This site is dedicated to honour the ‘true snowlions’ of the Land of Snows – the political prisoners languishing in humiliating and inhuman conditions in the dreaded Chinese prisons in their own colonised homeland. In a colony, it’s said the colonial masters are kings. The misrule of the Chinese in Tibet is renowned for their ignorance of all matters Tibetan, state terrorism and their barbarity and belief in ruthless violence.
Yet in spite of all this, the Tibetan political prisoners – my heroes, have maintained their discipline; their courage and humanity; their dignity and creativity and their presence and true awareness of the real situation in their country. They are all beings who are willing to make the ultimate sacrifice – of their lives, so that the suffering of all inhabitants of the plateau may end and we may walk the earth with dignity and freedom. With utmost humility I bow down to these fearless sons and daughters of the Tibetan plateau.
I have been amazed in recent years at the enormous creativity demonstrated by the Tibetan youth in their resistance to the onslaught of the Chinese colonial machine. Much of the pieces below have been primarily written for the ears of the ‘snowlion cubs’ of the Roof of the world. I have attempted in my little way, to introduce to our young compatriots glimpses of the vastness, variety and uniqueness of the Tibetan landscape, our wildlife, the symbols of our cultural heritage, our world view, the common bonds of our people, and the hopes and aspiration of all Tibetans – to be free of the Chinese scourge: the shackles of colonial oppression; state terrorism and aggressive sinicisation.
To be free in the land of one’s ancestors is the paternal heritage and birthright of every human being at least in this present century of enlightened awareness. Further, I am sure every Tibetan youth dreams of an open society in a liberal democratic and free Tibet. May you, ‘snowlion cubs’ always endeavour and succeed in turning our dreams into objective reality.
Almost all my poems in the collections ‘We and You’, ‘When the Iron-Bird flies …’and the ‘Lungta series’: Blue Sky, White Clouds, Red Fire, Green Waters and Yellow Earth; were typed initially on an old Olympia typewriter in 2001 and 2002 during which time I felt an irresistible urge to pour out my observations, feelings and perceptions.
2002 was the millennial year celebrating the thousand years of the existence of the Gesar of Ling epic – a unique invention of Tibetan civilisation. This literature is generally accepted by authoritative people to be the longest living epic tradition. There are at least seventy plus volumes of different incidents of this epic currently. I say currently because new incidents are either coming to light or still being recited and written.
Around this time, when I scoured the markets of Dharamsala and Delhi, the epic in Tibetan seemed to be a rare commodity. The only copies that I could buy were a copy of the ‘Last testament of Gesar’ and one of the ‘Adages of the Ling epic’. The latter was a collection of the adages that had been put together by a group of authoritative Tibetan Ling experts.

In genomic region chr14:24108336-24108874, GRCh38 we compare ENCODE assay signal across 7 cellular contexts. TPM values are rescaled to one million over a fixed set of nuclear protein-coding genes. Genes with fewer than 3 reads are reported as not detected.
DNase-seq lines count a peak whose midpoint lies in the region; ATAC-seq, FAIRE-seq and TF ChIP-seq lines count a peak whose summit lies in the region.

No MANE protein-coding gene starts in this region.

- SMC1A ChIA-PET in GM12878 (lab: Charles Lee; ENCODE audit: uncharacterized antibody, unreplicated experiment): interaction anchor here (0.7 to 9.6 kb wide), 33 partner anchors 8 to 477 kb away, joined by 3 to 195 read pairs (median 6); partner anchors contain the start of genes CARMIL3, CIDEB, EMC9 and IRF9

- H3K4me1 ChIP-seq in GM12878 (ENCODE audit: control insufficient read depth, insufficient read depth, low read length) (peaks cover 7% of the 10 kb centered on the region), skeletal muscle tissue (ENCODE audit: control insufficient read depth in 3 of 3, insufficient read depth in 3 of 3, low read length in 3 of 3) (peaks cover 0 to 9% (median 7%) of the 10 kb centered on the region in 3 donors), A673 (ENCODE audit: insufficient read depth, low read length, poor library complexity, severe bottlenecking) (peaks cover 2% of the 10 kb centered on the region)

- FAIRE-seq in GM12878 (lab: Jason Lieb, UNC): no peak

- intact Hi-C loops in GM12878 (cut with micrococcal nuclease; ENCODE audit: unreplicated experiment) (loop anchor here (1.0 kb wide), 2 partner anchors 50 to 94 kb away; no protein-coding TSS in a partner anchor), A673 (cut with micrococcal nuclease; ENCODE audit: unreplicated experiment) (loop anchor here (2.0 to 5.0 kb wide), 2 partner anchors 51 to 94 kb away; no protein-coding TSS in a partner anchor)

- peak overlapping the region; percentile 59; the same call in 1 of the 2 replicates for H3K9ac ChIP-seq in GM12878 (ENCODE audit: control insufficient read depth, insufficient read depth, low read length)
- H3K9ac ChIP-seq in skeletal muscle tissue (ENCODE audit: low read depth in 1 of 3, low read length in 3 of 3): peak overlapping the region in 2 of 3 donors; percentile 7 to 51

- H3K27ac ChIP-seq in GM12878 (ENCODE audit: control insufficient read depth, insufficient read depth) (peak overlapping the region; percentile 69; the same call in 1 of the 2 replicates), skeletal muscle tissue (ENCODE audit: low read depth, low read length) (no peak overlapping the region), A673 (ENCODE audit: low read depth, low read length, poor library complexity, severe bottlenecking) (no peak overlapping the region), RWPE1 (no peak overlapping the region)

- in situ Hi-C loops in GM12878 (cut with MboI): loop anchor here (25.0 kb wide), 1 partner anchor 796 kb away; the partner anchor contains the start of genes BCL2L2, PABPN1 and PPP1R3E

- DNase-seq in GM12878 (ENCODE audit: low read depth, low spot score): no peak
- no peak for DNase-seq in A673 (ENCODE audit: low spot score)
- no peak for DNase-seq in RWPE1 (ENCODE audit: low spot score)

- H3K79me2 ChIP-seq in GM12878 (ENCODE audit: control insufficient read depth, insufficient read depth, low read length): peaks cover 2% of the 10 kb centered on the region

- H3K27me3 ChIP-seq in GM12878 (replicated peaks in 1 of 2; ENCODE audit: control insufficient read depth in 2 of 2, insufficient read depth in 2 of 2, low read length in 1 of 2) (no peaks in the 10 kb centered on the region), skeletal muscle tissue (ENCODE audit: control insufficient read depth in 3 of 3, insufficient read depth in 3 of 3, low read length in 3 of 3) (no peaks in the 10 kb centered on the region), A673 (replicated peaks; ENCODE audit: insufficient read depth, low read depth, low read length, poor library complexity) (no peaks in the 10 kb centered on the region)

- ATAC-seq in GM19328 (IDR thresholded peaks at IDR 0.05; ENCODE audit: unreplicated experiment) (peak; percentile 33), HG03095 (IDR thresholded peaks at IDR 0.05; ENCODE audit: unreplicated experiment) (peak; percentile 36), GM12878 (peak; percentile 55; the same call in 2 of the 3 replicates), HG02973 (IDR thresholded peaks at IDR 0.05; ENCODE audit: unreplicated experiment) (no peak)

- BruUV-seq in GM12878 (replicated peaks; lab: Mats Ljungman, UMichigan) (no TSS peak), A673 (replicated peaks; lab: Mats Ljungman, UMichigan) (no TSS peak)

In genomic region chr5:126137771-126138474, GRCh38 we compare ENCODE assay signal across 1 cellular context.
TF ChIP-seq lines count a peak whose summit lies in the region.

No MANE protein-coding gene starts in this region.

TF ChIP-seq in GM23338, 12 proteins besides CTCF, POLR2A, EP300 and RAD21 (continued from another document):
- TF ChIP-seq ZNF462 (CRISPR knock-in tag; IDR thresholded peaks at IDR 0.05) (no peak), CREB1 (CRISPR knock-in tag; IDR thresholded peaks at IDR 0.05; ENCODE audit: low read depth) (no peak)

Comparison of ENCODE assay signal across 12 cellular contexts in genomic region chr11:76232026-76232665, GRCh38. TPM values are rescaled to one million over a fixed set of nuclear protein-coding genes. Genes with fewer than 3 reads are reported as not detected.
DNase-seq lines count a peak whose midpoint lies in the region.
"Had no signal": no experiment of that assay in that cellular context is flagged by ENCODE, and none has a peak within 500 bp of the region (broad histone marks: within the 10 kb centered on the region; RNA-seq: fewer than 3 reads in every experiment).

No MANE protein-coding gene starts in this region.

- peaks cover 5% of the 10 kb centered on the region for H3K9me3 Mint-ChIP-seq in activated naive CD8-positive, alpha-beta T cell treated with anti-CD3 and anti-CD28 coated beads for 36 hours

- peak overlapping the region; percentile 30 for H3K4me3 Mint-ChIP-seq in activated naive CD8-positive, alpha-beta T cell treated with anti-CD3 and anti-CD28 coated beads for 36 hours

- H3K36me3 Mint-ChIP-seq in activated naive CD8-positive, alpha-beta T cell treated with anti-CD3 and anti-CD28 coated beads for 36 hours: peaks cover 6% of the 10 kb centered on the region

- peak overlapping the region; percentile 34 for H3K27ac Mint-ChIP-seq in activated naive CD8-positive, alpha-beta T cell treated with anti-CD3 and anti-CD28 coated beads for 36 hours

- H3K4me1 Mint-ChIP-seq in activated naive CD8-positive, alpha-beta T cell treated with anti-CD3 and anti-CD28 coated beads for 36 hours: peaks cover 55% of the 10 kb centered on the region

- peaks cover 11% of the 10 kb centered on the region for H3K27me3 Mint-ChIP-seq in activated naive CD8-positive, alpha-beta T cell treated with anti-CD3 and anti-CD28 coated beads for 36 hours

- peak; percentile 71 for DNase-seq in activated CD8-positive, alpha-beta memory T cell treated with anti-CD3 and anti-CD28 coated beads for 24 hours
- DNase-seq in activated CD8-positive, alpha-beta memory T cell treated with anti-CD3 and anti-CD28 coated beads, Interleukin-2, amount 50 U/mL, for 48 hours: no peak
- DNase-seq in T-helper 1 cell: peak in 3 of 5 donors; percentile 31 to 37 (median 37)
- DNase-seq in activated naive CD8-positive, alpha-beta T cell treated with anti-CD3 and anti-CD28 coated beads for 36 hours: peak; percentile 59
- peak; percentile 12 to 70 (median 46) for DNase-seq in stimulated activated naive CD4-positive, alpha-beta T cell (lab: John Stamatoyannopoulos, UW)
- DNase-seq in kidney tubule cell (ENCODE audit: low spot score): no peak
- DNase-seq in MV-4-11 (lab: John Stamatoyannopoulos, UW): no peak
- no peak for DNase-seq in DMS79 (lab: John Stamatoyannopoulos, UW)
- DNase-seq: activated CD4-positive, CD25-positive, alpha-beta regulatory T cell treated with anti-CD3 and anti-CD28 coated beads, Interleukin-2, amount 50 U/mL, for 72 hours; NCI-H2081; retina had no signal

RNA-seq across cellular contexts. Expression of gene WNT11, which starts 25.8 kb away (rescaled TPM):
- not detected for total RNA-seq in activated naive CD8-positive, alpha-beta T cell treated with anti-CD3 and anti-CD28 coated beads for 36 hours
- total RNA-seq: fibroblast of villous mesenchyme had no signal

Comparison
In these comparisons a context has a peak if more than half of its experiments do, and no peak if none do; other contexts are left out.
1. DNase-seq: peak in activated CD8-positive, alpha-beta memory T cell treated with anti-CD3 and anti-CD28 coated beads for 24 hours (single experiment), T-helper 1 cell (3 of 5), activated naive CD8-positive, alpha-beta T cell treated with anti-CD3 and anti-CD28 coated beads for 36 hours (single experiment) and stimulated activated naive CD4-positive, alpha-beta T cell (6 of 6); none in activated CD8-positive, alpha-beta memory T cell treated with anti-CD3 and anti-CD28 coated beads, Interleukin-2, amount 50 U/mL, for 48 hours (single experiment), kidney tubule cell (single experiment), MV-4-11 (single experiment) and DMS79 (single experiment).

Adages, in contrast to sayings, proverbs, poems etc. are sayings that have strong cultural connotations. I considered obtaining ‘The Adages’ a highly auspicious coincidence and I gradually waded through them. After a number of drafts I present to you a delectable feast of the Tibetan mindscape that is seldom discussed these days.
Later I was able to acquire from Lhasa a few more books, notable amongst them was several abridged texts from Amdo meant for children. I began working on them last year and so offer you the ‘Birth story of Gesar’ and the ‘Horse Race’.
Jetsun Milarepa was the master who attained enlightenment in a single lifetime. He is also hailed as the greatest poet of Tibet. His life story was the only scripture that my father kept. When I was young my father would tell me his story at bedtime and would recite his poems. Having often noticed westerners handling the copies of the ‘Hundred thousand songs’ and then baulking at the seemingly exorbitant price of fifty five dollars, I have translated a few of the incidents of this text for visitors to sample. In contrast to the ‘Life of Milarepa’ this other text is said to be a more detailed biography of this enlightened being. In actual fact it relates incidents in his life after he leaves his master.
In passing I must mention that my grasp of my own language – Tibetan is terribly limited and so these endeavours of my translations must be seen and read for what they are – just pioneering attempts. I await the day when a skilled author can delight us in these classics of Tibetan literature.
This project would not have succeeded without the skills and perseverance of my man Friday – my son whose efforts have suggested, created and maintained this site. Happy reading to all of you visitors.
Khechok of Shol, Lhasa.